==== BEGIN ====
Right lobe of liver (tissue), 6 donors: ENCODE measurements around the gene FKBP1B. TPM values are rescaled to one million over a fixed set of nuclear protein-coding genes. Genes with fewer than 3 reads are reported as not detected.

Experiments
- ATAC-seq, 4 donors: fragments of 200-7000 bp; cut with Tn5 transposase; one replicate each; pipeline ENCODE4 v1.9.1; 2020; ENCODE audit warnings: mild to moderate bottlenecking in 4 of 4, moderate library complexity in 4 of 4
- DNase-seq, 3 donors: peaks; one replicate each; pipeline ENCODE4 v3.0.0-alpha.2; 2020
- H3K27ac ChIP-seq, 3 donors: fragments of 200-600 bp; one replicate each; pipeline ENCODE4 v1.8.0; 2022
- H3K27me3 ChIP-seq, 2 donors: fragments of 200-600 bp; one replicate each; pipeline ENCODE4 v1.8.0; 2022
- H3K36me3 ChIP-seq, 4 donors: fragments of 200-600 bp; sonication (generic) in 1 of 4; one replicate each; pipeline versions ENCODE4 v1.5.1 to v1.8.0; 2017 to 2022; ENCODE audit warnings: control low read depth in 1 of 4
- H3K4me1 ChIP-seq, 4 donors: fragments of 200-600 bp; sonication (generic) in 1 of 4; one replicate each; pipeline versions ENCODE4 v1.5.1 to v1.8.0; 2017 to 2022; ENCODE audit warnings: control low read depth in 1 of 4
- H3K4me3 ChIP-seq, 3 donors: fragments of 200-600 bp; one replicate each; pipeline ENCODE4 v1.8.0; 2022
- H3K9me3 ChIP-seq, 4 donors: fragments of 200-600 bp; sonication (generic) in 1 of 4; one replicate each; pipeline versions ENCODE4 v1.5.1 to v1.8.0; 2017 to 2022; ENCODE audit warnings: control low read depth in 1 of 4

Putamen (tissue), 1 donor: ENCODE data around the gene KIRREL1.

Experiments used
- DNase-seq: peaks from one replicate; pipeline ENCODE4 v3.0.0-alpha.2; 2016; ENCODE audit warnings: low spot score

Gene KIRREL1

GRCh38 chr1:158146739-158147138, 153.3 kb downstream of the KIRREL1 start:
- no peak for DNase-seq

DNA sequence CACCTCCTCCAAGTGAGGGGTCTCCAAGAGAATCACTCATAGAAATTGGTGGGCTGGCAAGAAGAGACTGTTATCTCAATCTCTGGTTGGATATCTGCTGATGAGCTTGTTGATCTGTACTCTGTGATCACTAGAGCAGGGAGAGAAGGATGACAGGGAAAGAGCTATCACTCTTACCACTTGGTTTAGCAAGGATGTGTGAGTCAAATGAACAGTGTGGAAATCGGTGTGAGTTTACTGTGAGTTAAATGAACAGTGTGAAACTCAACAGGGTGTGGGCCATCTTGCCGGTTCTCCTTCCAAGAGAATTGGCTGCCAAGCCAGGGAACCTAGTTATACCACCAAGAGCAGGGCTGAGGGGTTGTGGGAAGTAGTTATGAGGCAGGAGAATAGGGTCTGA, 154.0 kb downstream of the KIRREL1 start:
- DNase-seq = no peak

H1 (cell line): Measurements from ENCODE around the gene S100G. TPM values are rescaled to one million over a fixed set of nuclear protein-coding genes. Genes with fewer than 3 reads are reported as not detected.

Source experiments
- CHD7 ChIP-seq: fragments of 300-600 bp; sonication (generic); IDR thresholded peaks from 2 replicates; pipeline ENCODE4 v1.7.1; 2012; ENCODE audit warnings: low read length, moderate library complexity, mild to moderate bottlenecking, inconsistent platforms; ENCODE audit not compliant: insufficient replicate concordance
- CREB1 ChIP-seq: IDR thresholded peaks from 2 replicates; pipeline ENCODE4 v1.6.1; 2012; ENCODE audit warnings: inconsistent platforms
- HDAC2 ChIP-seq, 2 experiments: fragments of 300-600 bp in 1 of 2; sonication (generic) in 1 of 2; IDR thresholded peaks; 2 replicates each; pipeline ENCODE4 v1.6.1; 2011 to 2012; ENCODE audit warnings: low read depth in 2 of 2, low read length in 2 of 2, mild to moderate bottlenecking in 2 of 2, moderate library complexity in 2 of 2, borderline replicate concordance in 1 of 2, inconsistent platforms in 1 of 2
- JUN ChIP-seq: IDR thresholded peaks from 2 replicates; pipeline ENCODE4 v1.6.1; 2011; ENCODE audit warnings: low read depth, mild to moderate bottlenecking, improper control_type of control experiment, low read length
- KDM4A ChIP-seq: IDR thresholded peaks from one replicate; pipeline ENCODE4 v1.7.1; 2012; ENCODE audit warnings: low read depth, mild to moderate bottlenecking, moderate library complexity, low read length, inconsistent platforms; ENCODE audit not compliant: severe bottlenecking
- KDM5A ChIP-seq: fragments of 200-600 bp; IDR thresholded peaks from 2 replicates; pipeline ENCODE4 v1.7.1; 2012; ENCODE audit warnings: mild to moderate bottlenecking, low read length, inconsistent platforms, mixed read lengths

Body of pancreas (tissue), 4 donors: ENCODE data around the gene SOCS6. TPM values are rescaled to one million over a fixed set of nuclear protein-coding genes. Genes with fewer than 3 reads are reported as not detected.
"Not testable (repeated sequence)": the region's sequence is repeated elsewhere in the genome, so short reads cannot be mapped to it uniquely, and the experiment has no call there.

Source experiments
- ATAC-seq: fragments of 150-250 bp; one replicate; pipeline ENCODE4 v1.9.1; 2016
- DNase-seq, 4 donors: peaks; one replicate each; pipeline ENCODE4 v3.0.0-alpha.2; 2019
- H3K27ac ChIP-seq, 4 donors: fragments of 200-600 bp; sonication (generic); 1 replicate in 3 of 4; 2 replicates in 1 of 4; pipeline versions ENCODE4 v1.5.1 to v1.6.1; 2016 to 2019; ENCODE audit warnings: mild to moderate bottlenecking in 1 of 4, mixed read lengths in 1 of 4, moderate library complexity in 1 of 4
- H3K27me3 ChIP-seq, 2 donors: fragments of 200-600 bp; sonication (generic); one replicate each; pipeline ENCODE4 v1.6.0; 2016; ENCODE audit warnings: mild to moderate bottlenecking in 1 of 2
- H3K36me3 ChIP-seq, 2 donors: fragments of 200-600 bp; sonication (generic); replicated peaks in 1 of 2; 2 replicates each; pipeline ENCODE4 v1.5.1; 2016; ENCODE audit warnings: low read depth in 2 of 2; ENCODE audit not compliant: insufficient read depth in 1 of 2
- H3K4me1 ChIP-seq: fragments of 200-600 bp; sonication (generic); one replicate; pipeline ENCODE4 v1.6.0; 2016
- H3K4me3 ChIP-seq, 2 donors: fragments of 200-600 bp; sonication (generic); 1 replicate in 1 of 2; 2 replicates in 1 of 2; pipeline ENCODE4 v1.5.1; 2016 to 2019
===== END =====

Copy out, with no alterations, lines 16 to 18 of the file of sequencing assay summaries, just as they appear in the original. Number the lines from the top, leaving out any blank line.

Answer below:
- no peak for DNase-seq

DNA sequence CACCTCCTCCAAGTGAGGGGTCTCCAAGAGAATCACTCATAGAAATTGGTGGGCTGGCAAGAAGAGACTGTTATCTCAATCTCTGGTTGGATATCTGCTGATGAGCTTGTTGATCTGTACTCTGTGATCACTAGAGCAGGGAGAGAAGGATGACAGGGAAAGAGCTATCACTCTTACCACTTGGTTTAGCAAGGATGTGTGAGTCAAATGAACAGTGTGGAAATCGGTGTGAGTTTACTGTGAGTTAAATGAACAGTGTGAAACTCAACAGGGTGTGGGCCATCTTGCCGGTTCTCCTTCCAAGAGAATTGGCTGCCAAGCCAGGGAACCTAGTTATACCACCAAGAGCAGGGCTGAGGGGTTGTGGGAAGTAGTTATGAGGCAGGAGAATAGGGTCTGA, 154.0 kb downstream of the KIRREL1 start:
- DNase-seq = no peak